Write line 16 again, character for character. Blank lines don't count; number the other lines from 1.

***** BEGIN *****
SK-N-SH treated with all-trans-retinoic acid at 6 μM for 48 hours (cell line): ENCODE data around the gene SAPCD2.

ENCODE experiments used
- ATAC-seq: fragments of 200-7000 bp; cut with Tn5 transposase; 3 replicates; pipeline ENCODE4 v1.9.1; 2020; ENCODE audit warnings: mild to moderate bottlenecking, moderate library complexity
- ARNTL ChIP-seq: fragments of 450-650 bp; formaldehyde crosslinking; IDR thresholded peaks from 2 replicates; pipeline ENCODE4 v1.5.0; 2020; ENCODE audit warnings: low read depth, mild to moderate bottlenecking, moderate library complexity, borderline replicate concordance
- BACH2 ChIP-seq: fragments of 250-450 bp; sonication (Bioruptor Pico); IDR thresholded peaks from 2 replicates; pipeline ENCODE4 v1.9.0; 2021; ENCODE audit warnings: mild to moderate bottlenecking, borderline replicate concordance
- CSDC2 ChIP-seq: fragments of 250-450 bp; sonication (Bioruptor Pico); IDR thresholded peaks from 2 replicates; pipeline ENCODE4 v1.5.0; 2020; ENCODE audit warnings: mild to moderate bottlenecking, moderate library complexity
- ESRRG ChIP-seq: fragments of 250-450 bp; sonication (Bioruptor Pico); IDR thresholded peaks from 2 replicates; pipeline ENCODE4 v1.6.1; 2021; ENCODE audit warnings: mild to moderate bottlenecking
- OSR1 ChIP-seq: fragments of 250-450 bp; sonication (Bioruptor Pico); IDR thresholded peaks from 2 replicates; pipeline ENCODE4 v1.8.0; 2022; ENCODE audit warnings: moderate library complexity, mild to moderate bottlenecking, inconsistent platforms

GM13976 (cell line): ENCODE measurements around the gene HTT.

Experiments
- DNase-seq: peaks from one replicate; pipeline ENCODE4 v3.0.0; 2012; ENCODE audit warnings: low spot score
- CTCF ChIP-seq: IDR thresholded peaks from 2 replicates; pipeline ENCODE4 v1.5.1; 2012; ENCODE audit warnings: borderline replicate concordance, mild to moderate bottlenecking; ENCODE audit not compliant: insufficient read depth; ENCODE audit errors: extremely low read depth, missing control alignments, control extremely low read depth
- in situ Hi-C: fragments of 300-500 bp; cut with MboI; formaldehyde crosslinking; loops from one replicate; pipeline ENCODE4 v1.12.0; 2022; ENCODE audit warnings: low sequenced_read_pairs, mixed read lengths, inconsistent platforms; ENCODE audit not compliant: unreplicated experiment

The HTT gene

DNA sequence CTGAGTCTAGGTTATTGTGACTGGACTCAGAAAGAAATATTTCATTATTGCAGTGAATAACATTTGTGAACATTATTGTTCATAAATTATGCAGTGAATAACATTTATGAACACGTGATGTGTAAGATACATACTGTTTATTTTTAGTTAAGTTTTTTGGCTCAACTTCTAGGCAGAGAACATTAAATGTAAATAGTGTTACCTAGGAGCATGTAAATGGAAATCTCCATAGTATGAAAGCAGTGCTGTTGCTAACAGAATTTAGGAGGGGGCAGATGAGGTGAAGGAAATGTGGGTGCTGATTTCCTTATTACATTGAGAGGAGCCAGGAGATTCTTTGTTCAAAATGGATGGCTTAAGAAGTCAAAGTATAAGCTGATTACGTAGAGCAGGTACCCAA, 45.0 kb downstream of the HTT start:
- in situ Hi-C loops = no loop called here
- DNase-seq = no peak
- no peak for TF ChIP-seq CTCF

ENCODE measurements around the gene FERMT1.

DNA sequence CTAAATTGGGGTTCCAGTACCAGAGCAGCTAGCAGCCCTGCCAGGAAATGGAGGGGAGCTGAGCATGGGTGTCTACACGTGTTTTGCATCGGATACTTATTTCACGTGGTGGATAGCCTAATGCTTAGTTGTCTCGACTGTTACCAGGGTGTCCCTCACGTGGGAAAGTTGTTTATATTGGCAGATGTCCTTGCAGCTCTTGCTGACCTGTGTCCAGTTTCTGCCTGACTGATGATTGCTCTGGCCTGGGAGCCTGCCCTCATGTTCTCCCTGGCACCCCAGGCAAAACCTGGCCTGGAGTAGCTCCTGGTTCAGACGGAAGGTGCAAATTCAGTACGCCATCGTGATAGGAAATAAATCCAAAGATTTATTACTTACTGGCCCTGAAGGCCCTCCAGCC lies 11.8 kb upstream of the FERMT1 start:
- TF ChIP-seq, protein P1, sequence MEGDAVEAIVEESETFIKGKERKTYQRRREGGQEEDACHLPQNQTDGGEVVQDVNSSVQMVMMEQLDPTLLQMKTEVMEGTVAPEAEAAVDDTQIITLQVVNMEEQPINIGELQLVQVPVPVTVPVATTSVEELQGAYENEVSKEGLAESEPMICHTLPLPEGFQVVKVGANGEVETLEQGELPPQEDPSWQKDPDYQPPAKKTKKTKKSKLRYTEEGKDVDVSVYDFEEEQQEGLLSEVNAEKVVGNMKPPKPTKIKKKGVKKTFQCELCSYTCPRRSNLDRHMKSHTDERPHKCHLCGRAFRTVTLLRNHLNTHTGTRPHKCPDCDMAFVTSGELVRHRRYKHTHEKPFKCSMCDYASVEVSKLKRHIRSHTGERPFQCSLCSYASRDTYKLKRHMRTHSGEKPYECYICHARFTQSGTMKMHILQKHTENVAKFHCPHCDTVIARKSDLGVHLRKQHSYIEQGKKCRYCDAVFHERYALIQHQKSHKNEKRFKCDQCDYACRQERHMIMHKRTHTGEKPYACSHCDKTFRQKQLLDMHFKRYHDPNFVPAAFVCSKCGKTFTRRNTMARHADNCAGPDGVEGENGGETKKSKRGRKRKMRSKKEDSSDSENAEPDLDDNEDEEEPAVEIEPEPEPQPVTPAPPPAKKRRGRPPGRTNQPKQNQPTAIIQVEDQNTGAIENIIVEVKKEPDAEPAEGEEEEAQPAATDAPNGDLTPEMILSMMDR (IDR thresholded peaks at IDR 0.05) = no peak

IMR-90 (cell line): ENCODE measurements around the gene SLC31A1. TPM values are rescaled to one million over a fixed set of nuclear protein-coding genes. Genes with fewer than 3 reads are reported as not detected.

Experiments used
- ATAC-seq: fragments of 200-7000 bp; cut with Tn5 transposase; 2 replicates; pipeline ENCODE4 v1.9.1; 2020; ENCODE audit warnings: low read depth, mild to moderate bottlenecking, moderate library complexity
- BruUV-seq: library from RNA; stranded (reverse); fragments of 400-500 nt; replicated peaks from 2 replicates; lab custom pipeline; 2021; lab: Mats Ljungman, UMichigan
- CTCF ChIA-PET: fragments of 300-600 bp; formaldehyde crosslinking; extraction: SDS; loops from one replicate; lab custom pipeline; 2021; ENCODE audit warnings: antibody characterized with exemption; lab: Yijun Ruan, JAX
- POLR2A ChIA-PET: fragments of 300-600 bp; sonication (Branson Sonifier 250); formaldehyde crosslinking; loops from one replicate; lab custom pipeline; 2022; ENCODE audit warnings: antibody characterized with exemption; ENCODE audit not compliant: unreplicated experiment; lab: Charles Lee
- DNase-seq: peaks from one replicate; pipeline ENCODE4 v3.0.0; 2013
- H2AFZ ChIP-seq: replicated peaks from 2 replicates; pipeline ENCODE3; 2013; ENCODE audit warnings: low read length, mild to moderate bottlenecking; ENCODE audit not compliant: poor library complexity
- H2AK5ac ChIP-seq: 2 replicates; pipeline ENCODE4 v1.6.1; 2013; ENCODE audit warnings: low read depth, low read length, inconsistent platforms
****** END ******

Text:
- in situ Hi-C loops = no loop called here